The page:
image by sarah mccoy photo

Wednesday, December 18, 2013

Glorious Strains

This is the season when songs get stuck in my head.  To my dismay, the song is painfully likely to be “Simply Having a Wonderful Christmas Time,” or worse, “My Grown-Up Christmas List.”  When, Oh blessed relief, that warbling soundtrack gives way to the cascades of Handel’s “Glory to God,” I feel like asserting the permissibility and rightness of ranking the better and the best.

Social norm or not, we don’t have to maintain with a foolish smile, “It’s all just a matter of taste.”

Says Tracy Lee Simmons, “…culture is unapologetically evaluative. It refers to lower and higher, better and best. A ‘cultural’ achievement elevates. It improves…Now, of course, this older idea is not quite safe, or at least not safely expressed, because it attributes higher qualities to some people and things and not to others…Here the anthropological invades a realm properly guided by the aesthetic, perverting both thought and sentiment. But some judgments cannot be made by a show of hands. The majority doesn't always rule. Nor in some matters—and here’s the rub—should it” (Climbing Parnassus, Introduction).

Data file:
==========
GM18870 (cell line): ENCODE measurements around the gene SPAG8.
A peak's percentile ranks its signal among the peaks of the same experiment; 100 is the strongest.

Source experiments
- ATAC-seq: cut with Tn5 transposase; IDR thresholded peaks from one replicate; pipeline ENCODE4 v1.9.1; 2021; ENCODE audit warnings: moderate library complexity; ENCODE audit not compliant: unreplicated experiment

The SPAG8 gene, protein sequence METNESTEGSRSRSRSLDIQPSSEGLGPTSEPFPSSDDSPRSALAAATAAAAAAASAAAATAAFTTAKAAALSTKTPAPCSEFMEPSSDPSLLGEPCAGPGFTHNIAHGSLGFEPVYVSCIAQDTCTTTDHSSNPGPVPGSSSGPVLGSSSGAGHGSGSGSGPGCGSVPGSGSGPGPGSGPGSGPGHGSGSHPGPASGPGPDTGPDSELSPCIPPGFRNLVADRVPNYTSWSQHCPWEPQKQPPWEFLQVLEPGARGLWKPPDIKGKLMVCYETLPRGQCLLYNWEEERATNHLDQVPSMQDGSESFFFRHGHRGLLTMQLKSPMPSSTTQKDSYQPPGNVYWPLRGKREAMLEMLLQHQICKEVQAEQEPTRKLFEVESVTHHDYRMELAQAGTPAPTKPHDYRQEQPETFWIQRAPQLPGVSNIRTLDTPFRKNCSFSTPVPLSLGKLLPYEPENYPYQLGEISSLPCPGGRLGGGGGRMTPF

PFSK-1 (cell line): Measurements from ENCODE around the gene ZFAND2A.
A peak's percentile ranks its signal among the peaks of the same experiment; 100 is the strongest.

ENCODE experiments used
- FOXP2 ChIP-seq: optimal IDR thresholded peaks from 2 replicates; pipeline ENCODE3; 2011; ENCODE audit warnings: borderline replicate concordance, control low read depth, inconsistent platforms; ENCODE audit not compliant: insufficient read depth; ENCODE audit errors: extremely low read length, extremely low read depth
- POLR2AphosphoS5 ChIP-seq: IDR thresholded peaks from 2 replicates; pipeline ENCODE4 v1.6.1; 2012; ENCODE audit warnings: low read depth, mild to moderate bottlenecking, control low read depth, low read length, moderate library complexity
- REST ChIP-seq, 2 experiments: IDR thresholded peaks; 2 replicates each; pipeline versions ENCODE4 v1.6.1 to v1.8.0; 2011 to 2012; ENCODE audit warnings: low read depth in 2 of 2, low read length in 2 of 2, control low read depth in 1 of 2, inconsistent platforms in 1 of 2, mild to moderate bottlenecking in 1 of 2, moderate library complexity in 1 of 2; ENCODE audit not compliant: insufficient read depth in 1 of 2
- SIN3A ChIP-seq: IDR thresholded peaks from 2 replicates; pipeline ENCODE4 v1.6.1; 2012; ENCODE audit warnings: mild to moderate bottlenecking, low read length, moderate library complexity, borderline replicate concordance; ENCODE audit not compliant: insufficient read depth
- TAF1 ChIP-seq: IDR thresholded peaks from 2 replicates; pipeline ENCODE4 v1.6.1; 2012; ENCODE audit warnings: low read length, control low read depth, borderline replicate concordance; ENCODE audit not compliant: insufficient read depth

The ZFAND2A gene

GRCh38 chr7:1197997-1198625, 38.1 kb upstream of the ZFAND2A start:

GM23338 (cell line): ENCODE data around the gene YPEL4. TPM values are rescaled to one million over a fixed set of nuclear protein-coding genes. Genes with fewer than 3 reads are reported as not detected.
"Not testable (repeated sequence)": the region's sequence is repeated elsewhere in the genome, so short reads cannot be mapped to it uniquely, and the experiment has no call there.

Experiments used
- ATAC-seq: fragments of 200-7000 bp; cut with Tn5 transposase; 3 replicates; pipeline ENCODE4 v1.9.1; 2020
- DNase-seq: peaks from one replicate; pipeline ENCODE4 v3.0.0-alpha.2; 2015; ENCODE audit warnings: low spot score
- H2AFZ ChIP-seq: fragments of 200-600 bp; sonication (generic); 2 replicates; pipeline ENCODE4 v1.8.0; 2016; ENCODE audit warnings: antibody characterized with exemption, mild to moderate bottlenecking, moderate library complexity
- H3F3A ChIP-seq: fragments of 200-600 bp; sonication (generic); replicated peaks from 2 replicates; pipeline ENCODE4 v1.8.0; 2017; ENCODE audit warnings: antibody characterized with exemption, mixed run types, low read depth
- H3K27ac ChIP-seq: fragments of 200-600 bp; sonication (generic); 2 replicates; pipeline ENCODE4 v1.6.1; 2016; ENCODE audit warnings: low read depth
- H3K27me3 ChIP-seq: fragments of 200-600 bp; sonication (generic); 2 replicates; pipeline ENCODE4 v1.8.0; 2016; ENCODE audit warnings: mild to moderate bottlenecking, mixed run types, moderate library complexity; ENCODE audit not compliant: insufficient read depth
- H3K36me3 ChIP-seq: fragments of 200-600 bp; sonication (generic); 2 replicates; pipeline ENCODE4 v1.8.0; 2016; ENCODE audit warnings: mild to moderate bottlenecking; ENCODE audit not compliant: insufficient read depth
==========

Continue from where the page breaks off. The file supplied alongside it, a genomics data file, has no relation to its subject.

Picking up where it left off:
We can, and must, acknowledge some things as higher and better.  Even if we secretly like “Santa Baby.”  (Which we do not.)  Or else it’s all going to get really insipid, really fast.

Thursday, November 28, 2013

Slow Down, Young Grasshopper

A friend sent me this article about some wild results from innovative teaching techniques.  Or, maybe off-the-cuff is a better descriptor.  Teacher in an extremely underprivileged school finds research on out-of-the-box educational theory, tries ideas almost at random, and his class shoots to the top of the charts for all Mexico.  It’s a good story.  Read it!  Here are my thoughts.

1.       Amen and Amen!  It’s so nice to have someone outside our little cult of Classical Educators corroborate our stance on educational philosophy.  Says this article: “…the dominant model of public education is still fundamentally rooted in the industrial revolution that spawned it, when workplaces valued punctuality, regularity, attention, and silence above all else.”  We Classical folks are always lamenting, “That John Dewey! Remaking our schools in the image of a Model-T Assembly Line!”  And we get the looks that people give conspiracy theorists, despite the ample evidence.  So thanks, independent source, for pleading our case!

2.       BUT.  While acknowledging that some of this stuff hearkens back to Socrates, the author and his giddy interviewees then fail to pursue that line of research: what distinguished the methods of Socrates and Aristotle and how could we apply?  Instead, they seem to say, “Cool coincidence!” and continue to experiment in the dark.